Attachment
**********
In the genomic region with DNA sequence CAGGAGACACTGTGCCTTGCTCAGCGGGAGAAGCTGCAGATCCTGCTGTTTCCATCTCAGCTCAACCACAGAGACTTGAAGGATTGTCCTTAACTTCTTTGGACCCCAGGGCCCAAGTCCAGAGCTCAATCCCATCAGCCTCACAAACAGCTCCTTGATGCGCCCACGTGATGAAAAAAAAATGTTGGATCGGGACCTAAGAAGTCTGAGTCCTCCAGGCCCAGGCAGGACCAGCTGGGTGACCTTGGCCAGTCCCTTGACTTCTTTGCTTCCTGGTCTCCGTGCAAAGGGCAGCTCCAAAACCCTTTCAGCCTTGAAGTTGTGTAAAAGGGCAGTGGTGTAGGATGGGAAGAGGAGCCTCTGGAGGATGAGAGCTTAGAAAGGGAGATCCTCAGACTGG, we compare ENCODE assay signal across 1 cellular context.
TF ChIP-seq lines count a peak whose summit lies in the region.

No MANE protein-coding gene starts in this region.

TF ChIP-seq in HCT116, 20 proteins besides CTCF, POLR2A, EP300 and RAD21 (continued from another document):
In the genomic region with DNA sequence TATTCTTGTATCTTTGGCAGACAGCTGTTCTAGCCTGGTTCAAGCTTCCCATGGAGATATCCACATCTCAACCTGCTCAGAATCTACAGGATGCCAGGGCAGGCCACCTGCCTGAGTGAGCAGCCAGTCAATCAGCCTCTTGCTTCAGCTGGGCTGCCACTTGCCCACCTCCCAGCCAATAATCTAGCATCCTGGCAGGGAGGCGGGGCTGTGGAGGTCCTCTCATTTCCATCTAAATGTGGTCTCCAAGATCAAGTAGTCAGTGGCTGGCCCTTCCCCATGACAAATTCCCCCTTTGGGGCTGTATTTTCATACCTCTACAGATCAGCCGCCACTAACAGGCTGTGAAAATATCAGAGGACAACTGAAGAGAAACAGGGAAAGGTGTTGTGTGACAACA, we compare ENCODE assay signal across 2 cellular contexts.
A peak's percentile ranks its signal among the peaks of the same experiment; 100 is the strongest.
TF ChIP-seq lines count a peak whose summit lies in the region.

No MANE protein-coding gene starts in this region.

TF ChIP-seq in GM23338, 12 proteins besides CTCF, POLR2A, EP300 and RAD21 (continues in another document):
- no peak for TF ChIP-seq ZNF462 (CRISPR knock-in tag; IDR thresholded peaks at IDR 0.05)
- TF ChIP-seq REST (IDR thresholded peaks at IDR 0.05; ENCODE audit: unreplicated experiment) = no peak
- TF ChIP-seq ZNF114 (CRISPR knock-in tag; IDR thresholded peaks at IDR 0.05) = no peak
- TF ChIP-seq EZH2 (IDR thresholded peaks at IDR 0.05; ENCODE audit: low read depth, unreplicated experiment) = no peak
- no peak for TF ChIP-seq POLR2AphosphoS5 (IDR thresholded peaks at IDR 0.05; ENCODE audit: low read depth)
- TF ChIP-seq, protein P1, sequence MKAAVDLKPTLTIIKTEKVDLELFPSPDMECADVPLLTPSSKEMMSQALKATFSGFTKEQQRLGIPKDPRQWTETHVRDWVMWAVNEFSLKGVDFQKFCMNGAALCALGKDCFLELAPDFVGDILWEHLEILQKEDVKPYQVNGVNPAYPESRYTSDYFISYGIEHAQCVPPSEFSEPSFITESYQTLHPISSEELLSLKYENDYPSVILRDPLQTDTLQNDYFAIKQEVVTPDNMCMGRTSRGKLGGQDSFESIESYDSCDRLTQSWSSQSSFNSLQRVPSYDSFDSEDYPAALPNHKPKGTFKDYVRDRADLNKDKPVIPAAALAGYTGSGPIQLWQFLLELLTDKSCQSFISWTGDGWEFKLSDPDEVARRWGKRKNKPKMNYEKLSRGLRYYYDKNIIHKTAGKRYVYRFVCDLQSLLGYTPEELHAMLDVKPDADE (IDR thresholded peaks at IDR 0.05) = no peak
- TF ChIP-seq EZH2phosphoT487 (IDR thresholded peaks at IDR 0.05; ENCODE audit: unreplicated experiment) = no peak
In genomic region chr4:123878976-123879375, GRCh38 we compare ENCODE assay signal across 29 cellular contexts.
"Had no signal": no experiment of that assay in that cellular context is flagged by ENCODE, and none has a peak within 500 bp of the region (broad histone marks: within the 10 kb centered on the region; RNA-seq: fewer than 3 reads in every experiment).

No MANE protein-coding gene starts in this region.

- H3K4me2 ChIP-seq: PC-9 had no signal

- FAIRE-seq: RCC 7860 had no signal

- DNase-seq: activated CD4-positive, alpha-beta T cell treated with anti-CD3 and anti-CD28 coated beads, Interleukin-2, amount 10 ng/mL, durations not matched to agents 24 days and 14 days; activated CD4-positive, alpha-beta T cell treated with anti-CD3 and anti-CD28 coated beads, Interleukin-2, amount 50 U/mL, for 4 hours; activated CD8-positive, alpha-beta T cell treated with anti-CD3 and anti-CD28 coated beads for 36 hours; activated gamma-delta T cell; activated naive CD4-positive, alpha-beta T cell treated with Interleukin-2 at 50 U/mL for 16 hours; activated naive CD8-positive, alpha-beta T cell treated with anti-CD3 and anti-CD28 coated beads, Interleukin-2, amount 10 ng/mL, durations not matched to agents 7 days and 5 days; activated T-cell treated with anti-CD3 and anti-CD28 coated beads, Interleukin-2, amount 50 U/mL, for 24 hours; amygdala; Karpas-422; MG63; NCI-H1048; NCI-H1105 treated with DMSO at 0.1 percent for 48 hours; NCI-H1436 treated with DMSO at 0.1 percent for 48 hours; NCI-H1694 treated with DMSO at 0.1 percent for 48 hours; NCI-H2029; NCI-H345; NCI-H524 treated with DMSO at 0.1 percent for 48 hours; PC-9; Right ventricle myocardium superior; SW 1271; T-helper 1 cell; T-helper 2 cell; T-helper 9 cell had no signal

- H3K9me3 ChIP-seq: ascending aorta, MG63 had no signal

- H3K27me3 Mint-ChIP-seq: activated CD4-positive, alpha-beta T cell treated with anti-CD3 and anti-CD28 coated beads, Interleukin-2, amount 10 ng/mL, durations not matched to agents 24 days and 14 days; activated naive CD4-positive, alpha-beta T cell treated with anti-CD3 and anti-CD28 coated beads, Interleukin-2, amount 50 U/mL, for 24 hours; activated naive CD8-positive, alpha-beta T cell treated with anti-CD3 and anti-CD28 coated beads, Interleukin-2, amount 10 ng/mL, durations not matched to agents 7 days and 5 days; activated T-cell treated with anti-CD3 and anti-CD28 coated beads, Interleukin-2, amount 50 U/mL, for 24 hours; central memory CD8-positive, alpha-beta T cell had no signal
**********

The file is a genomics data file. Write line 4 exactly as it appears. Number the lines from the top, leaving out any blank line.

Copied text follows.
TF ChIP-seq in HCT116, 20 proteins besides CTCF, POLR2A, EP300 and RAD21 (continued from another document):